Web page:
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E3 2008: Naruto: The Broken Bond Impressions

We check out the action-packed sequel to Rise of a Ninja.


The Naruto universe provides fertile ground for gaming--there's nothing better than ninjas going crazy with all sorts of amazing abilities. While many action anime adaptations go on to become fighting games (and there are quite a few Naruto fighting games as well), the fine folks at Ubisoft Montreal took that structure and tweaked it a bit for Naruto: Rise of a Ninja on the Xbox 360. That game featured a full story mode and platforming elements as well as the fighting-game battle system. Now Ubisoft shows us Naruto: The Broken Bond, a sequel to Rise of a Ninja that picks up right where the first game left off in terms of story and adds several new features to the mix.

Things open up with views of the ordinarily idyllic Konoha Village in turmoil and ruin, having been subjected to an attack by the fiend Orochimaru and his clan of ninjas from the village of Sound. The narrative in this game carries a bit of a darker edge as events get more serious and Naruto develops his powers more, staying true to the progress of the animated show. When the gameplay picked up, the first new element was evident: Instead of one character, players this time around will be able to control a ninja squad of three characters. At the beginning of the game our squad consisted of Naruto, the stern-looking Neji Hyuga, and lackadaisical Shikamaru. You'll be able to control the squad leader at any given time with the rest of the characters running along behind you. The ability to switch between characters is a mechanic you'll have to exploit in order to succeed.

At one point in the demo, Naruto and his team were running through the forest to Konoha Village when he suddenly was alert to danger in the surroundings, indicated by an icon above his head. There were no visible enemies around us, but when we switched to Neji and used his special byakugan jutsu (as the ninja abilities are called), we were able to see that the surrounding trees were laced with wire traps. Using Neji's jutsu, we navigated safely through the problem area.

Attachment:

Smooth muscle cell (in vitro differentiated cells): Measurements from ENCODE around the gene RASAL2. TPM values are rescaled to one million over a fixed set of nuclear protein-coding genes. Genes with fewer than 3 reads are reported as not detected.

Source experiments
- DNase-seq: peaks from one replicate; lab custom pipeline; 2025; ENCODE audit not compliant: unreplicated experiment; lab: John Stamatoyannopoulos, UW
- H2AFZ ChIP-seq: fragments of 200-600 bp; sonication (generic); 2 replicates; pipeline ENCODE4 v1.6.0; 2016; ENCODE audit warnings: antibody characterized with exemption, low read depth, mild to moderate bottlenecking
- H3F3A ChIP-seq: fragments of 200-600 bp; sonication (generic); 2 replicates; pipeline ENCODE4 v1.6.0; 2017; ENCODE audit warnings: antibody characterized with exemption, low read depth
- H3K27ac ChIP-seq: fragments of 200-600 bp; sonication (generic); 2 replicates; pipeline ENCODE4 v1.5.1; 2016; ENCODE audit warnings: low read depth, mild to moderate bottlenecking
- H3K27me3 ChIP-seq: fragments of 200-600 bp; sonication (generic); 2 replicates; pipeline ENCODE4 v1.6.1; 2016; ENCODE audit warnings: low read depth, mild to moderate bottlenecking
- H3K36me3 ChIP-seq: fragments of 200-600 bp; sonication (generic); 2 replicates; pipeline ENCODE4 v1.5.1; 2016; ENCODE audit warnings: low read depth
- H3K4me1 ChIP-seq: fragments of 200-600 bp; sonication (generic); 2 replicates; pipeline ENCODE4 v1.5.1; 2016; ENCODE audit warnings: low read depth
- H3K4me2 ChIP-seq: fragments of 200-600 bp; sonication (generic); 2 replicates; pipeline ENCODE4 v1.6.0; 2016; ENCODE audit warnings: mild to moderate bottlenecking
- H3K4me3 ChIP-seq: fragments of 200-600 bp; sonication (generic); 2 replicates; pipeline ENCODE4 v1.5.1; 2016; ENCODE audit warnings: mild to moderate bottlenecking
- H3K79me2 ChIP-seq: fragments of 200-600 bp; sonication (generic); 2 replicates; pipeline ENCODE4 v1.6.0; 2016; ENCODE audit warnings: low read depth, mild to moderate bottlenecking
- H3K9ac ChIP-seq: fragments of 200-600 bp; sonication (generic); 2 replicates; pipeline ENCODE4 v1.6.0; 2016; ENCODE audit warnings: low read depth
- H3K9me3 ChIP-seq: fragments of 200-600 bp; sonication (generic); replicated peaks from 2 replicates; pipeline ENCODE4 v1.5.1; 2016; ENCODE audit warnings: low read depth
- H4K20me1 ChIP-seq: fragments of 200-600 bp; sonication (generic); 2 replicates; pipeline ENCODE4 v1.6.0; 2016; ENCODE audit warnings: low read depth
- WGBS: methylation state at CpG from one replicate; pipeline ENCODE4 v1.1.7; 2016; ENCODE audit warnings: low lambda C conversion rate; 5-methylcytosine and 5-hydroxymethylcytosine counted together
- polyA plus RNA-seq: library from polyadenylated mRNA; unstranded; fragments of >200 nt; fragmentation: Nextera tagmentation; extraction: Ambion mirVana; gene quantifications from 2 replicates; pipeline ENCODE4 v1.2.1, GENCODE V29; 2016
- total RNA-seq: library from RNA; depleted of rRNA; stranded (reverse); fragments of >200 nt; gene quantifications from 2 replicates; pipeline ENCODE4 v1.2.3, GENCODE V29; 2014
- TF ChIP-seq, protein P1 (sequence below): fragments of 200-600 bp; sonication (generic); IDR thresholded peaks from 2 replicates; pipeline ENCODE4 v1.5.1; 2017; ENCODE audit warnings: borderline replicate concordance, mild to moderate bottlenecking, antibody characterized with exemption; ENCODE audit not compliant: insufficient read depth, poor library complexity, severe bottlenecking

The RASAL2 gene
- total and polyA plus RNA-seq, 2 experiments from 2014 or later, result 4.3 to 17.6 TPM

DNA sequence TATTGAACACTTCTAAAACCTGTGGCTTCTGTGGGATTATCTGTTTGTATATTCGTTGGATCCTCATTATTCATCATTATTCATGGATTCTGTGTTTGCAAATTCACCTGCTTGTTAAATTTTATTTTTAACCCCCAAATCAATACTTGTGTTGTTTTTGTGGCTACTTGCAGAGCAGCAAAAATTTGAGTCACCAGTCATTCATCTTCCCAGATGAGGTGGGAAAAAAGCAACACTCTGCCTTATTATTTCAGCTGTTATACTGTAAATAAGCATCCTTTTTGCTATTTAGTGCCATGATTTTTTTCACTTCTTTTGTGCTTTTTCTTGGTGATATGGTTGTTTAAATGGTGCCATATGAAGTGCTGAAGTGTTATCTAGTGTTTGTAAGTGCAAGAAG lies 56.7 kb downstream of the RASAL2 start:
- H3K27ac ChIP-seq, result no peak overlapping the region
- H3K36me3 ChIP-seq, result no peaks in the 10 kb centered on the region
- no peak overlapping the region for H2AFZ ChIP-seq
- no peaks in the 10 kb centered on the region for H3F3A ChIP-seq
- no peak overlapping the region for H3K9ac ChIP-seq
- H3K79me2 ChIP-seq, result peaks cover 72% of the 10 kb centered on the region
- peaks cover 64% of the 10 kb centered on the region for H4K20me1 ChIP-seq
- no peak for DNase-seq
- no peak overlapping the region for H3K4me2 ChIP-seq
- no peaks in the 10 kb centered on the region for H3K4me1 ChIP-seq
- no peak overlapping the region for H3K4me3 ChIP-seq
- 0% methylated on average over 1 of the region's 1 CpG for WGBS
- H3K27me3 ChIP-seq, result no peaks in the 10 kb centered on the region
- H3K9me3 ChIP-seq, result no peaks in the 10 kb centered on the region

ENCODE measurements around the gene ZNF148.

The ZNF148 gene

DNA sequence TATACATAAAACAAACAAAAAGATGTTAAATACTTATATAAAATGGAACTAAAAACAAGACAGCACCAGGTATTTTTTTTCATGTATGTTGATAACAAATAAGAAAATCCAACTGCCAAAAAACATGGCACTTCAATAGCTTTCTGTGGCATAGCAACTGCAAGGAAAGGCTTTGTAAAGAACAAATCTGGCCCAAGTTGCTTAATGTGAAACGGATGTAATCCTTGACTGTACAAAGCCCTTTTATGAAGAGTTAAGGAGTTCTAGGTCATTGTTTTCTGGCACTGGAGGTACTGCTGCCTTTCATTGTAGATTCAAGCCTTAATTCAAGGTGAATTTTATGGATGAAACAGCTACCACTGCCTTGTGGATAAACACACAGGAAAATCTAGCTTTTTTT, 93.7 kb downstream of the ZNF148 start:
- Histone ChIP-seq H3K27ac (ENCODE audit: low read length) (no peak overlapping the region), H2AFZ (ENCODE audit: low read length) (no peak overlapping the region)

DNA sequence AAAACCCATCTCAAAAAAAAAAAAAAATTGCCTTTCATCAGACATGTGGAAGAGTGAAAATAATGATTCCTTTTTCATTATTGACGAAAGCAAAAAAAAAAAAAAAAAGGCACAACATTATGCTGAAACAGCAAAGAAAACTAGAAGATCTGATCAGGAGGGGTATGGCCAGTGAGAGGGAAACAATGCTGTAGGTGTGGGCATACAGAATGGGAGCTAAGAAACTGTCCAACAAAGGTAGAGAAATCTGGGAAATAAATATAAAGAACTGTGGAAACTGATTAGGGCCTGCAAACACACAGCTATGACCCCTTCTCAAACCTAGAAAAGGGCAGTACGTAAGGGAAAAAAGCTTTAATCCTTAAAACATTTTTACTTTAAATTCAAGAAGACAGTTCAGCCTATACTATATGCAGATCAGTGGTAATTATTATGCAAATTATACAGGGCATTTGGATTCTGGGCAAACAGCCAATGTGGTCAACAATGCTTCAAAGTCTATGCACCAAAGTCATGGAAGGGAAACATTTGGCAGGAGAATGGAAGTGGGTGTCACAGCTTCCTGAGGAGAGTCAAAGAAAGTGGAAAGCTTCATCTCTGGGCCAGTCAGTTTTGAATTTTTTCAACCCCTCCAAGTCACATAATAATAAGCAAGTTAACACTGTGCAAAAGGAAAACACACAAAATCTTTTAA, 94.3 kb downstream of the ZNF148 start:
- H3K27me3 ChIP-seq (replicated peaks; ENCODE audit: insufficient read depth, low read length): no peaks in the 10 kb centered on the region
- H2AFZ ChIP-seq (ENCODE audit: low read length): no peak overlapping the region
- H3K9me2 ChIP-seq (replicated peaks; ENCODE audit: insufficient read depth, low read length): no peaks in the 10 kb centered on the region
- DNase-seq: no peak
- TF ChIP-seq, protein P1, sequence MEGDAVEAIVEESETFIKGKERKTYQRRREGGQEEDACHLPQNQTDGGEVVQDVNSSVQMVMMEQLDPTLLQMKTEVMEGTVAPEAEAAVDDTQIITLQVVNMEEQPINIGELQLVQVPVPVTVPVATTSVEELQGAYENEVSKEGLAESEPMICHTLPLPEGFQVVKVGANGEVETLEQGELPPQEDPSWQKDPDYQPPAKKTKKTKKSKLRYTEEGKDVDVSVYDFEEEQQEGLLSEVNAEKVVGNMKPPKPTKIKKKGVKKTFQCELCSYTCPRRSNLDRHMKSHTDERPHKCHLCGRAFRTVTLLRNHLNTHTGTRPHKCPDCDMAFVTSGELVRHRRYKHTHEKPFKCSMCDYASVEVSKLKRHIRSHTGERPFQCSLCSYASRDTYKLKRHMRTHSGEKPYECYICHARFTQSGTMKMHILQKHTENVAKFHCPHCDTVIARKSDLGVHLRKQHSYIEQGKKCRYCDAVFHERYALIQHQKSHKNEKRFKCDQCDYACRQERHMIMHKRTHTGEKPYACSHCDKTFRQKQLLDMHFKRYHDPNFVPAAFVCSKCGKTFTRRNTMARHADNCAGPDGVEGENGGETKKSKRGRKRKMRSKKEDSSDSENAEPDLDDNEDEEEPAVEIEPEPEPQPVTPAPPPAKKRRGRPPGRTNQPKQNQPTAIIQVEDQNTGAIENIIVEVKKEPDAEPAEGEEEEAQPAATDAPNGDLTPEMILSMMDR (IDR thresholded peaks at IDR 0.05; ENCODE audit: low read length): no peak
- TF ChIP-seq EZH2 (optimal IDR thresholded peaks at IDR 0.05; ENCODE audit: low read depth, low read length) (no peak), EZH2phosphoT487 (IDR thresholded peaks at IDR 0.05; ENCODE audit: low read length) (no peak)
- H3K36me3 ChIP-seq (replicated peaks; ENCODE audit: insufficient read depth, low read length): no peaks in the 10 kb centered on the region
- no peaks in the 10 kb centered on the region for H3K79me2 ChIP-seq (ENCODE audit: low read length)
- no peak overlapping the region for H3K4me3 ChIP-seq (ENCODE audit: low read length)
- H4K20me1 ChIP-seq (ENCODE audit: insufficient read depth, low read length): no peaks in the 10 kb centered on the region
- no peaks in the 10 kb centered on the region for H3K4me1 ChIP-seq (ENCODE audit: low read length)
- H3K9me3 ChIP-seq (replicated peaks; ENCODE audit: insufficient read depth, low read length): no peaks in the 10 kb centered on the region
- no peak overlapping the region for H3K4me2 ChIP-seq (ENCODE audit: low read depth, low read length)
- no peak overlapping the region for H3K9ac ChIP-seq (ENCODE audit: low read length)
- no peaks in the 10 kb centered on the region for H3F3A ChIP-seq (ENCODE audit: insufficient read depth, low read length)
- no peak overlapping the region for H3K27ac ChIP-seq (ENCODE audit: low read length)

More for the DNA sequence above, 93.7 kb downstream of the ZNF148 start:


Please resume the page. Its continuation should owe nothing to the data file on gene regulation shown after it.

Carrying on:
Another troublesome situation was that the bridge leading to the village itself was gone, and we had to figure out a way to get across the river. The first step was to exploit Naruto's ever-handy clone jutsu, which supplied us with a large number of ninjas for use. The clones then stacked on top of each other via a short minigame where you have to hold your balance so the stack doesn't topple over. Of course, toppling over was the eventual point, forming a bridge of Naruto-clones that stretched over the water. Then Shikamaru used his shadow-controlling jutsu to creep a shadow over the human bridge and flip a switch on the opposite side.

The other way you can manipulate a squad to your full potential is in battle. The battle system switches to a fighting game interface once you engage, and you can freely move about and execute both melee attacks and real-time jutsu maneuvers. You can tag another squadmate to come in and replace you, and fight with that character instead if you wish or require. But another nifty thing is that you can build up power and then call another character while you're fighting to perform a devastating cooperative attack that's sure to pummel whatever's in your way.

The platforming elements remain intact as well, with Naruto racing around to catch enemy ninjas apart from his friends (every so often your squad will separate). We were told that one of the things Ubisoft Montreal attempted to accomplish this time were the construction of more open environments that players can explore, with multiple paths to take. They've also made some slight changes to other game elements, such as sequences where Naruto leaps between treetops. These sequences are now in first-person view to give a better sense of speed as you flit from branch to branch like a good little ninja student.

We also got to see part of a boss battle that pit Naruto against the Sound ninja Kabuto. On the surface it looked like a normal fight, except that executing normal moves against Kabuto didn't produce a dent in his health; he was invulnerable. When Naruto's clone attack was performed, it triggered a special cinematic and revealed a weakness in the opponent. However, he recovered and became enraged, so Naruto took additional damage until he triggered another special attack, the rasengan, which enabled a sort of quick-time battle system where you have to follow onscreen instructions to complete the attack. The boss fights look really great and dramatic with a lot of punch to them.

All this, and the game is also set to feature an online 2v2 battle mode, as well as a tournament mode. It seems evident that a lot of care is going into Naruto: The Broken Bond, and it looks like an attractive and accessible game that will treat fans of the anime right. Keep practicing your ninjutsu, as the game will arrive on the Xbox 360 this fall.

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